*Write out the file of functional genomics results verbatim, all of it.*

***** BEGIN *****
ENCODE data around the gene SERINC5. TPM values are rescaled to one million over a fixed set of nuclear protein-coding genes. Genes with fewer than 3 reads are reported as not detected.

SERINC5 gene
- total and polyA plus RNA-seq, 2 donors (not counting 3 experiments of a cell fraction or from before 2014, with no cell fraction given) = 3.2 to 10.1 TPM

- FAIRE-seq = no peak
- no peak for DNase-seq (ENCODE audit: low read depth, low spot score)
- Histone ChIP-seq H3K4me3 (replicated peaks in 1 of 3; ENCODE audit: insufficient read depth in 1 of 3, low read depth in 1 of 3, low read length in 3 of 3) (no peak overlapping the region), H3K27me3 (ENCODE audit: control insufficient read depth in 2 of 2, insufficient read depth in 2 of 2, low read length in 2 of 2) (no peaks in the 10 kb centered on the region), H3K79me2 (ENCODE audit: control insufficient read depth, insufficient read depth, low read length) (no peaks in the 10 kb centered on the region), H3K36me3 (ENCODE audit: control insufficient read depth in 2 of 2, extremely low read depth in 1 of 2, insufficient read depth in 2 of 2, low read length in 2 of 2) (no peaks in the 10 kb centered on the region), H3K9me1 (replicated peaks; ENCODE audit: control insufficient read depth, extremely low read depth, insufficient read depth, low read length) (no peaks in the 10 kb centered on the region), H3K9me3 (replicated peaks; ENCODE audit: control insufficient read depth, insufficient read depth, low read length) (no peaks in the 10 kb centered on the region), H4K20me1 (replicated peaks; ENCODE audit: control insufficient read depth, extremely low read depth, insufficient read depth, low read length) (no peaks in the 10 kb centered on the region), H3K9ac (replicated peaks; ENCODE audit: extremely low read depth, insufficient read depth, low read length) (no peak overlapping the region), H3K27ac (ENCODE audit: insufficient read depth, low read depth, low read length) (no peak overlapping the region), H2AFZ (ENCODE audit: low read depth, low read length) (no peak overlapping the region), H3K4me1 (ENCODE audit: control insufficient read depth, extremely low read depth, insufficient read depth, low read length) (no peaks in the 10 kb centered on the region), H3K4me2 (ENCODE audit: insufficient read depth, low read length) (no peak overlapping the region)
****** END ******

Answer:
ENCODE data around the gene SERINC5. TPM values are rescaled to one million over a fixed set of nuclear protein-coding genes. Genes with fewer than 3 reads are reported as not detected.

SERINC5 gene
- total and polyA plus RNA-seq, 2 donors (not counting 3 experiments of a cell fraction or from before 2014, with no cell fraction given) = 3.2 to 10.1 TPM

- FAIRE-seq = no peak
- no peak for DNase-seq (ENCODE audit: low read depth, low spot score)
- Histone ChIP-seq H3K4me3 (replicated peaks in 1 of 3; ENCODE audit: insufficient read depth in 1 of 3, low read depth in 1 of 3, low read length in 3 of 3) (no peak overlapping the region), H3K27me3 (ENCODE audit: control insufficient read depth in 2 of 2, insufficient read depth in 2 of 2, low read length in 2 of 2) (no peaks in the 10 kb centered on the region), H3K79me2 (ENCODE audit: control insufficient read depth, insufficient read depth, low read length) (no peaks in the 10 kb centered on the region), H3K36me3 (ENCODE audit: control insufficient read depth in 2 of 2, extremely low read depth in 1 of 2, insufficient read depth in 2 of 2, low read length in 2 of 2) (no peaks in the 10 kb centered on the region), H3K9me1 (replicated peaks; ENCODE audit: control insufficient read depth, extremely low read depth, insufficient read depth, low read length) (no peaks in the 10 kb centered on the region), H3K9me3 (replicated peaks; ENCODE audit: control insufficient read depth, insufficient read depth, low read length) (no peaks in the 10 kb centered on the region), H4K20me1 (replicated peaks; ENCODE audit: control insufficient read depth, extremely low read depth, insufficient read depth, low read length) (no peaks in the 10 kb centered on the region), H3K9ac (replicated peaks; ENCODE audit: extremely low read depth, insufficient read depth, low read length) (no peak overlapping the region), H3K27ac (ENCODE audit: insufficient read depth, low read depth, low read length) (no peak overlapping the region), H2AFZ (ENCODE audit: low read depth, low read length) (no peak overlapping the region), H3K4me1 (ENCODE audit: control insufficient read depth, extremely low read depth, insufficient read depth, low read length) (no peaks in the 10 kb centered on the region), H3K4me2 (ENCODE audit: insufficient read depth, low read length) (no peak overlapping the region)